In the Pacific, Chief Petty Officer Robert Ode, whose mother resided in St. Louis, had much to say about his experiences in the Philippines. Ode rode upon one of the first LSTs to land on the beaches at Manilla. He wrote about traveling past Corregidor and how vast Manilla Bay was (27 miles across). Fighting in Manilla was fierce, and Ode learned that the Japanese had fought for each part of the city, even fighting from room to room inside the Manila Hotel. The city’s destruction looked so depressing that Ode thought it would take years to rebuild. The black market freely operated in Manilla despite the smell of decaying bodies that could be found after the fighting. Ode paid 40 cents for Coke Cola, which turned out to be a local concoction that lacked carbonation. Still, he learned that American cigarettes remained in high demand and made excellent trade material.

Gratiot County Men and Women in the Service

Even though the war in Europe had been over for two months, news about Gratiot County’s men and women appeared in the newspapers.

Private Milton Klein of Ithaca, who went overseas on Christmas Day, 1944, now was in Bad Mergentheim, Germany. Milton was the oldest of six Klein sons to be in the service. Staff Sergeant Thomas Cavanaugh from St. Louis sent home two boxes containing German guns, rifles, a sword, and several bayonets. Cavanaugh included in his letter that seventy-five percent of the city of Munchen Gladbach lay in ruins. Corporal Stanley Nesen of Alma arrived home from Camp Grant, Illinois, on leave in preparation for a return to Fort Jackson, South Carolina. Nesen served 14 months with General Patton’s Third Army with an ordinance company. Corporal Fred Terwilliger of St. Louis moved to Austria after a seven-day furlough in Nice, France. Terwilliger went overseas in 1943.

Dick Robinson sent a package of souvenirs from Germany to his father in St. Louis, Dr. B.N. Robinson. What was unusual was that the package arrived wrapped in old copies of the St. Louis Leader newspaper. Private Floyd Freed, Alma, was with Germany’s 3833rd Quartermaster Gas Supply. His company supplied vehicles worked on by Italian labor service and German POWs. Sergeant Lyle Smith of Ithaca was processed at Camp Atlanta in northeast France. Smith, who served with the 13th Armored Division in the Ruhr Pocket, was expected to be part of the first ETO armored division to go to the Pacific. The same was true for Private John Moffett of Elwell, also at Camp Atlanta. Moffett hoped to receive a furlough home before going to the Pacific. Private Burdette Coleman of Alma got to live in a building for only the second time in two years after being stationed near Munich, Germany. He now guarded German POWs but “felt no sympathy for them whatsoever.” Warrant Officer John Hoyt of St. Louis arrived in Germany with the Army of Occupation after being with the United States Rest Center for one year in Rome. He graduated from St. Louis High School in 1939. Staff Sergeant Clara Wolford came home from Namur, Belgium. She had served as a telephone operator for the past two years in England. Private Harry S. Murphy sent greetings and hello from Berchtesgaden, Germany. Murphy served with the 101st Airborne Glider Infantry. In March, Private Doris Hall of Ithaca joined the Women’s Army Corps and took her basic medical training at Fort Oglethorpe, Georgia. In June, Hall transferred to Percy Jones Hospital in Battle Creek.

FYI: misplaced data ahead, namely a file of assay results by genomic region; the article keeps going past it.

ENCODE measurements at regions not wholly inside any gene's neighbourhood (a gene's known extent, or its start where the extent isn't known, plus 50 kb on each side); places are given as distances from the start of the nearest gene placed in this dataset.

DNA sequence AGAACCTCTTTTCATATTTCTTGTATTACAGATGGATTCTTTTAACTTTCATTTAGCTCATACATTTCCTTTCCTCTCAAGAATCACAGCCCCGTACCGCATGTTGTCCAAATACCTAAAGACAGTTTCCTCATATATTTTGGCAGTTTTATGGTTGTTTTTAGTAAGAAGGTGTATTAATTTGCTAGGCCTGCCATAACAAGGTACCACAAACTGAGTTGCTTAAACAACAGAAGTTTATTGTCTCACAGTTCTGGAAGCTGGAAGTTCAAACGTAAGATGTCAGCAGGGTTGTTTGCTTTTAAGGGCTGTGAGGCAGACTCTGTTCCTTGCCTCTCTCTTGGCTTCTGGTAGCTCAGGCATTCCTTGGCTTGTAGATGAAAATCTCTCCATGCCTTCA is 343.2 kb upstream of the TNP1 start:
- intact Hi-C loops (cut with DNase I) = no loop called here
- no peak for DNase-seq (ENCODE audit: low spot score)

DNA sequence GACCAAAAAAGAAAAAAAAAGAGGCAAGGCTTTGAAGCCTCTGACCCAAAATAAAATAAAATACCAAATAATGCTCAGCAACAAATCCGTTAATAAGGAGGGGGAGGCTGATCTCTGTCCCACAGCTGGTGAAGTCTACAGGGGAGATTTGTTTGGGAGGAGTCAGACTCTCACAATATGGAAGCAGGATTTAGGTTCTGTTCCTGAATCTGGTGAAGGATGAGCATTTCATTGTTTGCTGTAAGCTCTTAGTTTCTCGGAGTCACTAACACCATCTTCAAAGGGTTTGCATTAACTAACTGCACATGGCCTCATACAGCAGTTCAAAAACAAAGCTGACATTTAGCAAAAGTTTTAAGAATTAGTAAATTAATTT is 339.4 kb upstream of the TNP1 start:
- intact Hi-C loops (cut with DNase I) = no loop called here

Similar stories and updates came from men who served in Italy. Private Joseph Zigray of Alma came back to Miami, Florida, after serving 28 months in Italy. He partook in battles in Tunisia and Sicily, ending up in Italy. Corporal Norman Leach of Elwell was assigned to John H. Payne Field in Cairo, Egypt. Leach entered the service in 1943. During the Italian campaign, Sergeant Max Hagerman of Alma received the Bronze Star medal for action on the Fifth Army front. Hagerman served as an assistant squad leader with the 85th Mountain Infantry Regiment, 10th Mountain Division. Private Louis DeRosia of Alma came home after being discharged at Fort Dix, New Jersey. A member of the Army Quartermaster Corps, DeRosia joined campaigns in Africa and Italy. Private Leland Perry of Alma transferred to a new division in Italy. Perry had been with the 88th Blue Devil Division. There also were those like Tech 4th Grade Dorwin Hagerman of Alma, who served 36 months in the Persian Gulf. Hagerman came home on leave on July 17 via an Air Transport command trans-Atlantic plane. Lieutenant Colonel William Kyes of Elwell, who had been in the India-Burman-China Theater, telegraphed his parents that he had arrived in New York City and expected to be home in Elwell within four days.